Decommissioning process still poses substantial risk to public, new director argues.
PLYMOUTH — The state’s top emergency planning official is objecting to a federal exemption allowing owners of Pilgrim Nuclear Power Station to shrink the current 10-mile emergency planning zone around the reactor down to the plant’s property line.
Samantha Phillips, the new director of the Massachusetts Emergency Management Agency, says the “all hazards plan” the state uses for other emergencies would not provide an adequate response for a nuclear accident.
The emergency planning for the zone around the nuclear plant should remain in place until all 3,000 radioactive spent fuel assemblies, currently sitting in a pool on the site, are transferred to heavy steel and cement dry casks, she said.
“The Commonwealth’s overriding interest at Pilgrim Nuclear Power Station is to maintain public safety,” Phillips says in her letter to Scott Wall, manager of the Division of Operating Reactor Licensing, a branch of the Office of Nuclear Reactor Regulation. “While the type and probability of public safety risks at a nuclear power station evolve and reflect whether a plant is active or inactive, a nuclear power station undergoing decommissioning and deconstruction nonetheless presents substantial and complex risks to public safety, especially when spent fuel remains in the spent fuel pool.”
The Plymouth reactor ceased operation May 31. Longtime owner, Entergy Corp., then sold the plant in August to Holtec International, which will handle decommissioning.
Based on a vote earlier this month, the Nuclear Regulatory Commission will allow the elimination of the emergency planning zone, which encompasses sections of Plymouth, Kingston, Carver and Duxbury, come April.
With that elimination comes the loss of about $2 million in annual funding for those towns to be put toward safety training, staffing, equipment and expenses.
Meanwhile, staff at the Pilgrim Nuclear Power Station continues to be reduced. Staff was cut from about 580 workers to 270 shortly after the reactor shut down. The next staff cut is set for March, when the number will drop to 135 workers.
“The Commonwealth is deeply concerned that such a reduction in on-site personnel will result in reliance on state and local off-site personnel to address hazardous and potentially catastrophic events at PNPS, such as spent fuel uncovering, fires affecting radioactive materials, and construction accidents,” Phillips wrote.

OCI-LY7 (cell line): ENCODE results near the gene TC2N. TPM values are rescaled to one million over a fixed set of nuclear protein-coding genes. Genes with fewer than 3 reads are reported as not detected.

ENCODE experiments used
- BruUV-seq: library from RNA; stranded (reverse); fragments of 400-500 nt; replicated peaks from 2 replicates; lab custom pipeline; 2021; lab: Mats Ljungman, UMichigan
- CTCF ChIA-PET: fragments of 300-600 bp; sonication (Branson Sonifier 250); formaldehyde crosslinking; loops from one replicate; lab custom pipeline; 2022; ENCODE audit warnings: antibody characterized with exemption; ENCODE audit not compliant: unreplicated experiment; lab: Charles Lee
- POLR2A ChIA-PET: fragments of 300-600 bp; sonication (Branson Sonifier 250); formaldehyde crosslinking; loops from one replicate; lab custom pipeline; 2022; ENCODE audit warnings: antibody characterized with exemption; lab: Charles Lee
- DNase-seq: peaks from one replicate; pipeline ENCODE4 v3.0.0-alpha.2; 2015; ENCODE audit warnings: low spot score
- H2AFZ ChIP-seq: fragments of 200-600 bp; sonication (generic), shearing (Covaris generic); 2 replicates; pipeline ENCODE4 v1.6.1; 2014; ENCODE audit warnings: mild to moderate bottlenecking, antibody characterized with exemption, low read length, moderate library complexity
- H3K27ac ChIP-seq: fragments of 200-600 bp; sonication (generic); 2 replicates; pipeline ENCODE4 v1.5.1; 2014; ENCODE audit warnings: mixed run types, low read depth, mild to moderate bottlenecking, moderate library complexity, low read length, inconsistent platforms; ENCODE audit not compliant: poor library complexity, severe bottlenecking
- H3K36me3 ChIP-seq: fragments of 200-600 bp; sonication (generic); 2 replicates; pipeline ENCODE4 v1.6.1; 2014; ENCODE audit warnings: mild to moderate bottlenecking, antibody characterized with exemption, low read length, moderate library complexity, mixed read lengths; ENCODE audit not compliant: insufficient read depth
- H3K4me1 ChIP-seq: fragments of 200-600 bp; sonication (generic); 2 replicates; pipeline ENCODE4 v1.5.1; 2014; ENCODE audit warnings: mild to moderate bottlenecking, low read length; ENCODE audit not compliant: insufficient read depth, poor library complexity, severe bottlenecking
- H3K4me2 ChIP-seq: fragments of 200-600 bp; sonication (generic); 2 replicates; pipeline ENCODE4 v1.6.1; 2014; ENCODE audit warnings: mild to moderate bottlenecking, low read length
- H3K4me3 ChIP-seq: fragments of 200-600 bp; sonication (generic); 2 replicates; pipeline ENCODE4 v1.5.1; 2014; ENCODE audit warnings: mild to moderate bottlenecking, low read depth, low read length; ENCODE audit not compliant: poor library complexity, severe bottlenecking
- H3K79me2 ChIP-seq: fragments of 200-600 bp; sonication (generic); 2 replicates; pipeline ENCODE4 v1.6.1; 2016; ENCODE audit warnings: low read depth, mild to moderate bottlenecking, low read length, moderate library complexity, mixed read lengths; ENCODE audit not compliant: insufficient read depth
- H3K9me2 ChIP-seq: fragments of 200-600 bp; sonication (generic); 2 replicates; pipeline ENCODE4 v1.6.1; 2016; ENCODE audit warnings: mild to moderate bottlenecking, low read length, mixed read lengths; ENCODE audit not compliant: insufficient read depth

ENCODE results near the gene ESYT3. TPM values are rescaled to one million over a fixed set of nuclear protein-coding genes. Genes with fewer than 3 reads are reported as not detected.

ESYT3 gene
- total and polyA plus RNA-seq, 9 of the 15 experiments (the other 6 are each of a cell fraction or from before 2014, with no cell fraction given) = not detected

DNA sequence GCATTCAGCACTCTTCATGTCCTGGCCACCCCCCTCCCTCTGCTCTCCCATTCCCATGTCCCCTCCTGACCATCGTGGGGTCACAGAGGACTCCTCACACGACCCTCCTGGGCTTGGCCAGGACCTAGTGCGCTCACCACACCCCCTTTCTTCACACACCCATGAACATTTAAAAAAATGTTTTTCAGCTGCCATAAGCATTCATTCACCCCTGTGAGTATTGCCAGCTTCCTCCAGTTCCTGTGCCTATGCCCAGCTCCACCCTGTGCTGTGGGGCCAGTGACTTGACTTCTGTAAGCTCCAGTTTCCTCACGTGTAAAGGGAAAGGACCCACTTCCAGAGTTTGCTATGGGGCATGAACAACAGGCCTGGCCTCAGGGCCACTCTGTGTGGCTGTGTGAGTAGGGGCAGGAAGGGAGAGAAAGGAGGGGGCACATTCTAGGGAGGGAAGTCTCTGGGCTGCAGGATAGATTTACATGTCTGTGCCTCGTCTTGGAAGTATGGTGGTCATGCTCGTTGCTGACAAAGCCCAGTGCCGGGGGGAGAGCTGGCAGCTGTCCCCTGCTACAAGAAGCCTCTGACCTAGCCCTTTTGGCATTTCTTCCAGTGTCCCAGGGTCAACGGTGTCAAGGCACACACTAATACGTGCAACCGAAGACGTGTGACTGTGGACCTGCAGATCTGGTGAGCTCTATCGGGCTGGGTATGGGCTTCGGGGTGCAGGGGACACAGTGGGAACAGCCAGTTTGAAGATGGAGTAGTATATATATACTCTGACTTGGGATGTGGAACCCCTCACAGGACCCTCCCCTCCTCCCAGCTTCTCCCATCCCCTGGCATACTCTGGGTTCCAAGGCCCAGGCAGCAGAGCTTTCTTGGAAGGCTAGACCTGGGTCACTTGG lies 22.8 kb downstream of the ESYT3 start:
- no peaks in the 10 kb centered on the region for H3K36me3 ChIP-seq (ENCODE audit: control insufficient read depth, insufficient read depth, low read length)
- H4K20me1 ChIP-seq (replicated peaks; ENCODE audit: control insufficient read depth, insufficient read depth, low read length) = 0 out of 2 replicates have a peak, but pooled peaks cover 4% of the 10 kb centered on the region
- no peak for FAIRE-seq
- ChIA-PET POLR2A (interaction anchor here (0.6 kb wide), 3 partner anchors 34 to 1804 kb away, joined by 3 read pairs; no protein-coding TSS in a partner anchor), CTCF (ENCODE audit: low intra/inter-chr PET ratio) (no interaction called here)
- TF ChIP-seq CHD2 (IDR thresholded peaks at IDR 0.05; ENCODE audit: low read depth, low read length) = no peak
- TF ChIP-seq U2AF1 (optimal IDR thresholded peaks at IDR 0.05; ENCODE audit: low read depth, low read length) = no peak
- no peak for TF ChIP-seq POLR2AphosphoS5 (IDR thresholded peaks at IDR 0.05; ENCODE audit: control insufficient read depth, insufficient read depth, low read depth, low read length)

But Patrick O’Brien, a spokesman for Holtec, argued staffing remains robust.
“Pilgrim Station continues to maintain four strong, talented emergency planning teams,” O’Brien said in an email. He added that the exemption from the emergency planning zone requirement was granted “based on science and the low potential for an emergency to expand past the site boundary after the fuel has cooled in the pool for an appropriate amount of time.”
Holtec has said the fuel should all be transferred into dry casks by the end of 2022.
Prior to the Nuclear Regulatory Commission’s vote to grant the exemption to the emergency planning zone, state and federal legislators voiced their opposition.
Federal emergency management officials had expressed concern with the commission’s assumption that state and local responders could provide necessary assistance at the plant during a nuclear emergency, and at the same time evacuate citizens from the 10-mile area around the plant.
Using the “all hazards plan” places “an inappropriate and undue burden on local communities nearby PNPS,” Phillips said. “State and Local agencies will be required to maintain significant and hazardous responsibilities to ensure public safety and disaster response at Pilgrim Nuclear Power Station. Such essential obligations include developing and implementing a wide-scale evacuation and sheltering program.”
Mary Lampert, president of the Pilgrim Watch citizens group, said the damage caused by a nuclear accident, even with the plant shutdown, would be devastating.
“Until all spent fuel has been moved from the spent fuel pool into dry casks, the risk of a spent fuel pool fire remains, resulting from acts of malice, a fuel handling accident during transfer, equipment failure or human error.” Lampert said. “The NRC estimated that the offsite consequences of a major pool fire could include contaminating as much as 38,610 square miles of land, forcing the evacuation of millions, and trillions of dollars in damages.”
Jeff Baran was the sole commission member to vote against granting the exemption. Although Pilgrim is shut down, Baran said, “EPZs should be in place to provide defense-in-depth because the probability of an accident involving a significant release of radioactive material, although small, is not zero.”
David Lochbaum, former director of the Nuclear Safety Program for the Union of Concerned Scientists, agreed with Baran’s concern. He said maintaining an emergency planning zone is “akin to passengers on cruise ships having a reserved spot in a lifeboat along with a life preserver.”
“Eliminating emergency planning with irradiated fuel in the spent fuel pool is gambling with American lives as table stakes,” Lochbaum said.
Attorney General Maura Healey sued the commission last month for approving the transfer of Pilgrim’s license from Entergy Corp. to Holtec International without first listening to what state officials and the public had to say about it. Healey contends Holtec is inexperienced in decommissioning and will likely run out of money before the job is done.
Follow Christine Legere on Twitter: @ChrisLegereCCT.